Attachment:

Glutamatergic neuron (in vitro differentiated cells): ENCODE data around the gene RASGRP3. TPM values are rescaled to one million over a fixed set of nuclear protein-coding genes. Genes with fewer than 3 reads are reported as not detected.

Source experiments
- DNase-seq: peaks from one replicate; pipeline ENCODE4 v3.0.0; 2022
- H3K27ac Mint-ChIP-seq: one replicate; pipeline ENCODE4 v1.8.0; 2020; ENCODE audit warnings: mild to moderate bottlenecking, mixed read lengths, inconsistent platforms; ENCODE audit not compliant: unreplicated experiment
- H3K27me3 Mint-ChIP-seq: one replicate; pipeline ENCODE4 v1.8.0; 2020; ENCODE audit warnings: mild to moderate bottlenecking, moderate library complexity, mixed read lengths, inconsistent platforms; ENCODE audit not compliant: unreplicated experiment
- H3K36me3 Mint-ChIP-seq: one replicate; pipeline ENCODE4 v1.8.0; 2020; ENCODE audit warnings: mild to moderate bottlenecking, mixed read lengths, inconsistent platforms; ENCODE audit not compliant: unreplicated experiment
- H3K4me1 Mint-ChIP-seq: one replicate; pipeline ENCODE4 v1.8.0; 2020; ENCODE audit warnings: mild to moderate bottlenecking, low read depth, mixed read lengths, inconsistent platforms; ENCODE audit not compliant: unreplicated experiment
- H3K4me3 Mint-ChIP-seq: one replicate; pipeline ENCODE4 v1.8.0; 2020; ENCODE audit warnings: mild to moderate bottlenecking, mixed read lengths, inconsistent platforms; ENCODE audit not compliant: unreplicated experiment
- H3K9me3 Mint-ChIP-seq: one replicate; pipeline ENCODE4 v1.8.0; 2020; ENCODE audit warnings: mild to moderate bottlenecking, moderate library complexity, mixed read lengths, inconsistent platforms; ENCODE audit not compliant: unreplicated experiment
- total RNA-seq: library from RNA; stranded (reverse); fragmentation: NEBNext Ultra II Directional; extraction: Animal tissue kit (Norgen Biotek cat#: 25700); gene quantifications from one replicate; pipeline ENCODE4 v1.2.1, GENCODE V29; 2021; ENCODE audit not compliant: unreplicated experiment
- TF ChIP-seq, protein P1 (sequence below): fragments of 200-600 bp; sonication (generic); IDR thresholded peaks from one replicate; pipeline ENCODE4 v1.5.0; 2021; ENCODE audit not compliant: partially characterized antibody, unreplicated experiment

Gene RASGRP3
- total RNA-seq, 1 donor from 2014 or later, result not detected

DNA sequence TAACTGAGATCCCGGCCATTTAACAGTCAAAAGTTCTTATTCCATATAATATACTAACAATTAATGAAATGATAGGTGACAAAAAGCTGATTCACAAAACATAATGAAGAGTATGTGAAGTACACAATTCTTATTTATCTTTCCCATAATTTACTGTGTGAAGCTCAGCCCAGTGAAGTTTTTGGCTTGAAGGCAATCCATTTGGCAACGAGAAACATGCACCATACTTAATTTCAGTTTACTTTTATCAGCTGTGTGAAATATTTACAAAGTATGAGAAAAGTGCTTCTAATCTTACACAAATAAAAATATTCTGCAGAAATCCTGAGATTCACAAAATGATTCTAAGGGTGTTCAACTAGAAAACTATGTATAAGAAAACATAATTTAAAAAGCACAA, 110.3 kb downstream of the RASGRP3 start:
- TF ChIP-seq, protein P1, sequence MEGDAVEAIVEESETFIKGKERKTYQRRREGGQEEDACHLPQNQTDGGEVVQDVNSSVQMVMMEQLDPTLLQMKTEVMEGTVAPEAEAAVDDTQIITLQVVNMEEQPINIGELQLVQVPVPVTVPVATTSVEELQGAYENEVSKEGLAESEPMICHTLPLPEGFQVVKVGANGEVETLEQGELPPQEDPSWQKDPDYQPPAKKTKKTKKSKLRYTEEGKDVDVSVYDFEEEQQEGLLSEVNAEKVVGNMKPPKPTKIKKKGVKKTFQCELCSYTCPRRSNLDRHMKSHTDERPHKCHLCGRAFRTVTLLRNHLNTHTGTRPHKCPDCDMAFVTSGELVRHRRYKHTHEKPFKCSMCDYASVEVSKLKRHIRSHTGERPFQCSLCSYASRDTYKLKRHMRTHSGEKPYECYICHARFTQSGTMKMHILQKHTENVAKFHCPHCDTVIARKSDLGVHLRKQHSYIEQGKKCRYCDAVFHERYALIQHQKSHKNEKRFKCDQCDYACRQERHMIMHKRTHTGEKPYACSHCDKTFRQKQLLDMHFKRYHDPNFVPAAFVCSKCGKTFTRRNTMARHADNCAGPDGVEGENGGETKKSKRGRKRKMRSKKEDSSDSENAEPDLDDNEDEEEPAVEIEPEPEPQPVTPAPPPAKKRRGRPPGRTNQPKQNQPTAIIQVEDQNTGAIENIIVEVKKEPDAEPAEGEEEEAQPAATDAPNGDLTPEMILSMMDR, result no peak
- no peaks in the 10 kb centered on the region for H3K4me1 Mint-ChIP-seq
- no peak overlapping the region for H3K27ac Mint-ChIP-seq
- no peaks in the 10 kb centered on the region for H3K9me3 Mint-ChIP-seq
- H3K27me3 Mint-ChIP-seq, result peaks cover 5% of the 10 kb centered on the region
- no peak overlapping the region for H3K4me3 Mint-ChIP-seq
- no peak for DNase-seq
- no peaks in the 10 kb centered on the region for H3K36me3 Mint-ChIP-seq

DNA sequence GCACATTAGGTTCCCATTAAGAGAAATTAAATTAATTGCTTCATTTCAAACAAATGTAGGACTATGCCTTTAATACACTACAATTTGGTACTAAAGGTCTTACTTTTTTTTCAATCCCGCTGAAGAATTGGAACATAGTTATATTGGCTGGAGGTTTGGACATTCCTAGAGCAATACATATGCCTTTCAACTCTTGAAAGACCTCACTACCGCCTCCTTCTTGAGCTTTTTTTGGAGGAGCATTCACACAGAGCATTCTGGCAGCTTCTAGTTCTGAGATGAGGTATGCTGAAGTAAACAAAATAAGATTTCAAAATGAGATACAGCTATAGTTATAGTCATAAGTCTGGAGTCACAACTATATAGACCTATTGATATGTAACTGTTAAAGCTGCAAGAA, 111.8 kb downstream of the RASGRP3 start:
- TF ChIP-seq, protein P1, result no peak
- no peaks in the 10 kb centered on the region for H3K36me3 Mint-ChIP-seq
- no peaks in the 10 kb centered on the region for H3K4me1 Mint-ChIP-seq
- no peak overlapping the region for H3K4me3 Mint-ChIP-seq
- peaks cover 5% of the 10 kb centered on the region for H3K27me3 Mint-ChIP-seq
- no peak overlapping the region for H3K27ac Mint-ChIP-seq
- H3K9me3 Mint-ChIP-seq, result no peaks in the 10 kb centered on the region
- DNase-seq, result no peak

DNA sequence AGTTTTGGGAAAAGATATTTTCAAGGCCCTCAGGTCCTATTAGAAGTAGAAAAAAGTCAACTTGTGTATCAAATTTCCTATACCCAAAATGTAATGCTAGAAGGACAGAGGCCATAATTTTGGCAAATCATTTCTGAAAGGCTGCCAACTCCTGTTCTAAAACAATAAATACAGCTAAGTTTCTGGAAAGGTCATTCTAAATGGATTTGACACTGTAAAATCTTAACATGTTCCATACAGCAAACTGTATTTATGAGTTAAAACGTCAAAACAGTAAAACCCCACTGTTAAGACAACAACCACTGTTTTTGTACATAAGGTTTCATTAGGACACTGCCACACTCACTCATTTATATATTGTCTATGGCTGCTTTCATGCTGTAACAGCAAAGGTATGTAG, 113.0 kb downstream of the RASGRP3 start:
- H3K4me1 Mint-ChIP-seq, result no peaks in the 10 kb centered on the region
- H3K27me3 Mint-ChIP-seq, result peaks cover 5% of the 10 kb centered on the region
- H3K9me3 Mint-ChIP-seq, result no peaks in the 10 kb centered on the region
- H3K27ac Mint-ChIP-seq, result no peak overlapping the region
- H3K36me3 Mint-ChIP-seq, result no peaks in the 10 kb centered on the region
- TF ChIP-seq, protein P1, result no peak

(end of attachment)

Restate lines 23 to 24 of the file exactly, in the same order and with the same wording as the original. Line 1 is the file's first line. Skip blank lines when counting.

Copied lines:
DNA sequence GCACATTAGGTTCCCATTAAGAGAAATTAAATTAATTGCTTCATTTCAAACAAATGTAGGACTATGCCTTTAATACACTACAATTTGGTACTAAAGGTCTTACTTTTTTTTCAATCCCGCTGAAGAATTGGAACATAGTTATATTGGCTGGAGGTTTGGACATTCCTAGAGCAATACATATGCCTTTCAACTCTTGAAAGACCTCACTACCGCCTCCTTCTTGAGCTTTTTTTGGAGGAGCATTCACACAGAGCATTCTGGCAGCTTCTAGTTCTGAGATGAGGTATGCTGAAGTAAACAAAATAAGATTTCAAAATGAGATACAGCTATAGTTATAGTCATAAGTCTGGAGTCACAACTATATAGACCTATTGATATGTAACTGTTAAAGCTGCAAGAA, 111.8 kb downstream of the RASGRP3 start:
- TF ChIP-seq, protein P1, result no peak